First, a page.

A nifty story in today' N.Y.Times about the search for the Mapinguary, a fabled and possibly non-existent Monster of the Amazon Jungle. The name, which when translated means "the fetid beast", refers to the "animal's strong, extremely disagreeable odor". Cryptozoological types would like to think the animal is a living representative of the Megatherium, a very, very large (elephant sized) type of sloth that died out thousands of years ago. More likely, however:
the legend of the mapinguary is based on human contact with the last of the ground sloths,” thousands of years ago, said David Oren, a former director of research at the Goeldi Institute in Belém, at the mouth of the Amazon River. “We know that extinct species can survive as legends for hundreds of years. But whether such an animal still exists or not is another question, one we can’t answer yet.”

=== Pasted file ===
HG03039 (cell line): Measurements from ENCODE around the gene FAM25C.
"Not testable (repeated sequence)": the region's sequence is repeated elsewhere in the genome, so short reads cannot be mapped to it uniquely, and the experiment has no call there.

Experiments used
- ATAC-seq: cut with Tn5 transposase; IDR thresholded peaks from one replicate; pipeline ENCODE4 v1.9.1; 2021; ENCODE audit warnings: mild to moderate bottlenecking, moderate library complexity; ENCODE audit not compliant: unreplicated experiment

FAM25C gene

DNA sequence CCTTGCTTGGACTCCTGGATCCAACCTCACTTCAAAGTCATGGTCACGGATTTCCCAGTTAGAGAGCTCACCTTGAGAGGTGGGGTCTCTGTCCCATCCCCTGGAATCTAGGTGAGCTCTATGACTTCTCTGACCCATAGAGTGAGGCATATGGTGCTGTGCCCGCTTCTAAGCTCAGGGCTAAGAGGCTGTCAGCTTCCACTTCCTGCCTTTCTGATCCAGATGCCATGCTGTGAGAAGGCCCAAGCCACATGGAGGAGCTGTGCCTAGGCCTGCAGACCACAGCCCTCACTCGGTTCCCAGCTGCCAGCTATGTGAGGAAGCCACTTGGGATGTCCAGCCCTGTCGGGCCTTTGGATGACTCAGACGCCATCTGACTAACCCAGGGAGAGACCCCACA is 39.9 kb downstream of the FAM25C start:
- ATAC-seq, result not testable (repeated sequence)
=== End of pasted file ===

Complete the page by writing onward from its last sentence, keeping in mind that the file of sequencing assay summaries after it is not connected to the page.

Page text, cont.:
Another possibility is that the legend is based on native misinterpretations of the fossilized remains of Megatherium. This would certainly not the first time such a thing has happened. For example, Adrienne Mayor has argued famously that the legend of The Griffin is based on the attempt by ancient Scythian nomads to make sense of the vast Protoceratops bone beds of the Gobi Desert.
More recently she has argued that West Coast native Indian legends of the Kiowa water monster are based on Thalattosuchia, an ancient, ten foot long marine crocodile whose fossilised remains have been found in the area.
Mayor's work is fascinating from a cryptozoological perspective. The world is rife with legends of "sea serpents', which are often used as evidence for the veracity of modern sightings. But in some cases these legends may be based on interaction with fossil skeletons rather than actual animals.